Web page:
How do you measure a runway?

Runways are essential for the operation of fixed-wing aircraft, providing the necessary space for takeoff and landing. However, determining if a runway is suitable for an aircraft is not as simple as measuring its surface length with a tape measure. The International Civil Aviation Organization (ICAO) requires ‘declared distances’ for runways, which are detailed in a country’s Aeronautical Information Publication (AIP). Let’s delve into these declared distances and their significance.

Understanding the Runway Components

First, it’s important to understand the three key terms defined by ICAO that describe different sections of the area commonly referred to as ‘the runway’:

The Runway

The runway is a rectangular area on a land aerodrome specifically prepared for the landing and takeoff of aircraft. This definition does not specify the surface material, though for simplicity, we’ll assume a paved runway. Runways are usually measured in meters, though feet are commonly used in North America. Both units are typically shown on airport charts.

The Stopway

A stopway is an area immediately following the runway, designed to be used in the event of a rejected takeoff. It must be strong enough to support the aircraft without damage. Stopways are constructed from the same material as the runway and must be at least the same width. They are marked with yellow chevrons. Due to their limited use and high construction costs, airports may opt to extend the full-strength runway instead, effectively integrating stopway functionality.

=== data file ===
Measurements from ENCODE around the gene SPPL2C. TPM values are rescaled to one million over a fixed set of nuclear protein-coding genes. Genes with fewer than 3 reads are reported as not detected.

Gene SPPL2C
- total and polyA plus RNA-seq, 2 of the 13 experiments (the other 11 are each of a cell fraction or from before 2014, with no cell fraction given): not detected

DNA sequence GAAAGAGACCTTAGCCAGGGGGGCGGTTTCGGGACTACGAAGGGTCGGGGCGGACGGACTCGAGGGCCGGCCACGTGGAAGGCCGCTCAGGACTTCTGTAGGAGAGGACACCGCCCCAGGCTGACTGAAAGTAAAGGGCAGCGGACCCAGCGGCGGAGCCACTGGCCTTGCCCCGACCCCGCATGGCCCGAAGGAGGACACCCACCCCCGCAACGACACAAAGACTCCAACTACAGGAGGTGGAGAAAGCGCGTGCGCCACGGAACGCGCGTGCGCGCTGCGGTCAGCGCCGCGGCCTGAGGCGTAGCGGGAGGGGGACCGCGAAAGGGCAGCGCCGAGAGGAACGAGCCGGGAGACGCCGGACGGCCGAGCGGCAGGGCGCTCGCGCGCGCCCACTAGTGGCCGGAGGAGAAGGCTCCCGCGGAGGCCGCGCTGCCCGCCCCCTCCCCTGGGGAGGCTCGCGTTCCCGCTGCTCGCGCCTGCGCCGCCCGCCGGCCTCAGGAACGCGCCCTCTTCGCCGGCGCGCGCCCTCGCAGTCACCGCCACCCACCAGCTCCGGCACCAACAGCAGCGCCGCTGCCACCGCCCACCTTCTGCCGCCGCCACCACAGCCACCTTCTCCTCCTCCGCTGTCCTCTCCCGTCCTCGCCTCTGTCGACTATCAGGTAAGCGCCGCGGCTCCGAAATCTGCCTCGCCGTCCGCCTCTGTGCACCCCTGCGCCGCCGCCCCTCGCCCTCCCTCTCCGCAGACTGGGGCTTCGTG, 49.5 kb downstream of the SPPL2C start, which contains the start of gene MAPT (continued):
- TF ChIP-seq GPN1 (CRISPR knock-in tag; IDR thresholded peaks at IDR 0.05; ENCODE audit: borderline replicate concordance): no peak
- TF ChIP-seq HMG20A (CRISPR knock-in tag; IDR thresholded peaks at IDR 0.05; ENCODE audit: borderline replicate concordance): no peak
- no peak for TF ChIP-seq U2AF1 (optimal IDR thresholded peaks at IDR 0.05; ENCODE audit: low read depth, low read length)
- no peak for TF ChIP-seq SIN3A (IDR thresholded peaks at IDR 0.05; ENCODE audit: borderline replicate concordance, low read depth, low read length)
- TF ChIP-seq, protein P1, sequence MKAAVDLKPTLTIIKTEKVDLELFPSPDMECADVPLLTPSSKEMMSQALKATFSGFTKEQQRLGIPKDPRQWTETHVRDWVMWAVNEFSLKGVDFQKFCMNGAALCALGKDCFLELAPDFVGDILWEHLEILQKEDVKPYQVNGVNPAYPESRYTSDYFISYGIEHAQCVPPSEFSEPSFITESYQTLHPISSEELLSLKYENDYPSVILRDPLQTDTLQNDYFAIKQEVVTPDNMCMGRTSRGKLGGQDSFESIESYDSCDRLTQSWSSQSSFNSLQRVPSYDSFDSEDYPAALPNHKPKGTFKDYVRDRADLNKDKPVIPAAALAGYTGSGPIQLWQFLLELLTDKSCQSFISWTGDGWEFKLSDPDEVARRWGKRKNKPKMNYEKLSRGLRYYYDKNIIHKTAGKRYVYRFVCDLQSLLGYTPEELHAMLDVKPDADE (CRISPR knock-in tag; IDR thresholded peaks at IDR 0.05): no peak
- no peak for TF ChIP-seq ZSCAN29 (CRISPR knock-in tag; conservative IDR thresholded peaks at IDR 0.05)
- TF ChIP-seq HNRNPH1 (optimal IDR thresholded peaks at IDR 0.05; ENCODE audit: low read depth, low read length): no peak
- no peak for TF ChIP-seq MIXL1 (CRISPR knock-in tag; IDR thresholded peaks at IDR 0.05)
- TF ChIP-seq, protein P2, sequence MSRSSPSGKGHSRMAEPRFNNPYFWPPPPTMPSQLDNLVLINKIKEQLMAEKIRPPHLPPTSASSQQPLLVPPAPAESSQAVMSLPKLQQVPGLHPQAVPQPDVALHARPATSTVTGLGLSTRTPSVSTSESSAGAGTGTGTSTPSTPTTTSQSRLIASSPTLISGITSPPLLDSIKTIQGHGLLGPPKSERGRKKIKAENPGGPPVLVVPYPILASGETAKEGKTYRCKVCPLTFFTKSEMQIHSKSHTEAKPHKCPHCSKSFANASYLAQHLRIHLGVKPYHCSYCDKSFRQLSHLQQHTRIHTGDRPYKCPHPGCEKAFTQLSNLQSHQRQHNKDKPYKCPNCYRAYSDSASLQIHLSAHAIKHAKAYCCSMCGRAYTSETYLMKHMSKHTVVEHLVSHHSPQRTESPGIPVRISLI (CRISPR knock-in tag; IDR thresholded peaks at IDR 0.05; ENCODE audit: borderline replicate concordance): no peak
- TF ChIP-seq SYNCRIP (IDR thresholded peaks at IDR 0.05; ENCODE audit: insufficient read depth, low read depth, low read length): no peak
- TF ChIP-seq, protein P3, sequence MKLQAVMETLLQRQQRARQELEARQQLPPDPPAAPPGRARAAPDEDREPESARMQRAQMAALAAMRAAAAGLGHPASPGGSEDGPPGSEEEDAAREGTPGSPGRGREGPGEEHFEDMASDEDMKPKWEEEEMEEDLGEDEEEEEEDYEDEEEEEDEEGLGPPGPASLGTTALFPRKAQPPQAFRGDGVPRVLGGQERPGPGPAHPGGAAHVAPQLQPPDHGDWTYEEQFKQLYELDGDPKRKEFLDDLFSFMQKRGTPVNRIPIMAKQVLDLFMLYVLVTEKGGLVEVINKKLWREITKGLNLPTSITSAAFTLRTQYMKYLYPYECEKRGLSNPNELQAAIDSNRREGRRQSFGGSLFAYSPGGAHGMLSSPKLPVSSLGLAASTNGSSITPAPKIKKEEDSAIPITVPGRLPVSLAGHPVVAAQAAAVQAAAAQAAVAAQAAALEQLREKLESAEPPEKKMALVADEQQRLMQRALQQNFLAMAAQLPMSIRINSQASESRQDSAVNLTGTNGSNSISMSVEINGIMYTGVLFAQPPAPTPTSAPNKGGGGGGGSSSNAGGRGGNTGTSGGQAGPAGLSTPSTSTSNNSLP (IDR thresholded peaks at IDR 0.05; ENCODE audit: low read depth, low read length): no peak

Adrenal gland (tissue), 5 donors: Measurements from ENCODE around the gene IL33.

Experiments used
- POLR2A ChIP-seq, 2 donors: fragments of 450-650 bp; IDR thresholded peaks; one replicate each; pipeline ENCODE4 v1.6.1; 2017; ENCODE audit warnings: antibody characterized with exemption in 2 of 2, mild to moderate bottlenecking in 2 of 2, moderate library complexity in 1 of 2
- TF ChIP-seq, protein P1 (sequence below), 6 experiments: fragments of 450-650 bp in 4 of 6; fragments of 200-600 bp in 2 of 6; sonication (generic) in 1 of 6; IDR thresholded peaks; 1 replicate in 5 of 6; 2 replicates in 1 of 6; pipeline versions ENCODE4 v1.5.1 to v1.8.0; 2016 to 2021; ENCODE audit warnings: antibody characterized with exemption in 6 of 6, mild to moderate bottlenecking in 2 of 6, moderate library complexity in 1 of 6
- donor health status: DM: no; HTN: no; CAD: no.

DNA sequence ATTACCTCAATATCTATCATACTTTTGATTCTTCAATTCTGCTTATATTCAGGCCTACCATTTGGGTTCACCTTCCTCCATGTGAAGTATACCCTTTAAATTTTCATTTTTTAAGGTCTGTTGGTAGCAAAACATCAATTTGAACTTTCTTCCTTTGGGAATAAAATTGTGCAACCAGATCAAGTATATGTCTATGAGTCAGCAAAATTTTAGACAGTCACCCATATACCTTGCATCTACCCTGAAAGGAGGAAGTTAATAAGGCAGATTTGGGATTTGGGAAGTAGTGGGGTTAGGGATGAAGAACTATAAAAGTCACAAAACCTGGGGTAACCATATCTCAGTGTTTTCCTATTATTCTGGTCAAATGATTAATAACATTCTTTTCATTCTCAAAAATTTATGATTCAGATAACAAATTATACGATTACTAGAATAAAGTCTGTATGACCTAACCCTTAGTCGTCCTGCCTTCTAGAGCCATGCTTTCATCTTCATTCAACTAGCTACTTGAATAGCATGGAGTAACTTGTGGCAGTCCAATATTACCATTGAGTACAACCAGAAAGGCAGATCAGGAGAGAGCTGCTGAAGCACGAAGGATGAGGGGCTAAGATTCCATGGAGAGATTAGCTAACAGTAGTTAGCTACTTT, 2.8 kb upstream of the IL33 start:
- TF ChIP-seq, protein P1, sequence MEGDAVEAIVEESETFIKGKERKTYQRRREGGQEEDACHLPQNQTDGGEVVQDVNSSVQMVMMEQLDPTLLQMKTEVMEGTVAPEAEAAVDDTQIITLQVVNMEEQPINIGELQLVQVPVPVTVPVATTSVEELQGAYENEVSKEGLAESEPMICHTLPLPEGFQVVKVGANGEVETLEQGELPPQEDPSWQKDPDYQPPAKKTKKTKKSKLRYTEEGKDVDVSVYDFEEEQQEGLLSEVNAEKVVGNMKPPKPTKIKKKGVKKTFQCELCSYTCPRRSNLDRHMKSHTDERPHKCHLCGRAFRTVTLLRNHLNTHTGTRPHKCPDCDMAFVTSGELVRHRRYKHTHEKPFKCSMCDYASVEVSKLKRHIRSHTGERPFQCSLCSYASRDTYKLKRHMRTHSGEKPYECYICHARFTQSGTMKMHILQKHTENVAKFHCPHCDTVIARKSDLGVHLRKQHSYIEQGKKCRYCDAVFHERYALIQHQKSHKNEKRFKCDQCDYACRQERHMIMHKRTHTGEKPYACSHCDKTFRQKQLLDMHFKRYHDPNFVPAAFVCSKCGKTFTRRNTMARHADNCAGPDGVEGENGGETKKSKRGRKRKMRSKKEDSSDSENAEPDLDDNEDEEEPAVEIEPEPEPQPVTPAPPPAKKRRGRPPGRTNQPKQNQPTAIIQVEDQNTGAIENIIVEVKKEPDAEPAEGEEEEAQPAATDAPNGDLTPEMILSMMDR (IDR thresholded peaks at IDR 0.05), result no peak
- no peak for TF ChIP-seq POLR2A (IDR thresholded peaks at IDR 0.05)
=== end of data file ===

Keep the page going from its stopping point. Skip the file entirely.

The Clearway

A clearway is a designated area beyond the runway and stopway, managed by the airport and typically on airport-owned land. Aircraft are not meant to touch the ground in this area during normal operations but will pass over it during initial climb. The clearway must be obstacle-free to allow for a specific rate of climb. According to the Federal Aviation Administration (FAA), clearways must be at least 150 meters (500 feet) wide, with a practical length limit of 300 meters (1,000 feet). Clearways can be on land or water.

Declared Distances

Understanding the runway components allows us to discuss how these areas are measured to provide the necessary takeoff, landing, and stopping distances for pilots.

Takeoff Run Available (TORA)

TORA is the total length of the runway suitable for an aircraft’s takeoff run. It is often equal to the Landing Distance Available (LDA), unless there is a displaced threshold, which landing aircraft must land beyond. TORA does not include the stopway or clearway and is typically 15% shorter than the entire runway length.

Takeoff Distance Available (TODA)

TODA includes the TORA plus the stopway distance. If no clearway exists, TORA and TODA are the same.

Landing Distance Available (LDA)

LDA is the portion of the runway surface declared suitable for landing. It begins at the runway threshold and ends before the stopway.

Accelerated Stop Distance Available (ASDA)

ASDA is relevant for rejected takeoffs or landing overruns. It combines the stopway with the TORA (for takeoff) or LDA (for landing), providing the total distance available to safely stop the aircraft.

Importance of Declared Distances

In summary, declared distances are critical for safety. Before takeoff and landing, pilots perform performance calculations considering factors such as the aircraft’s mass, wind, and outside air temperature. These calculations determine the required distances for safe takeoff and landing, which are then compared with the declared distances to ensure the runway is adequate for the operation.

Back to top button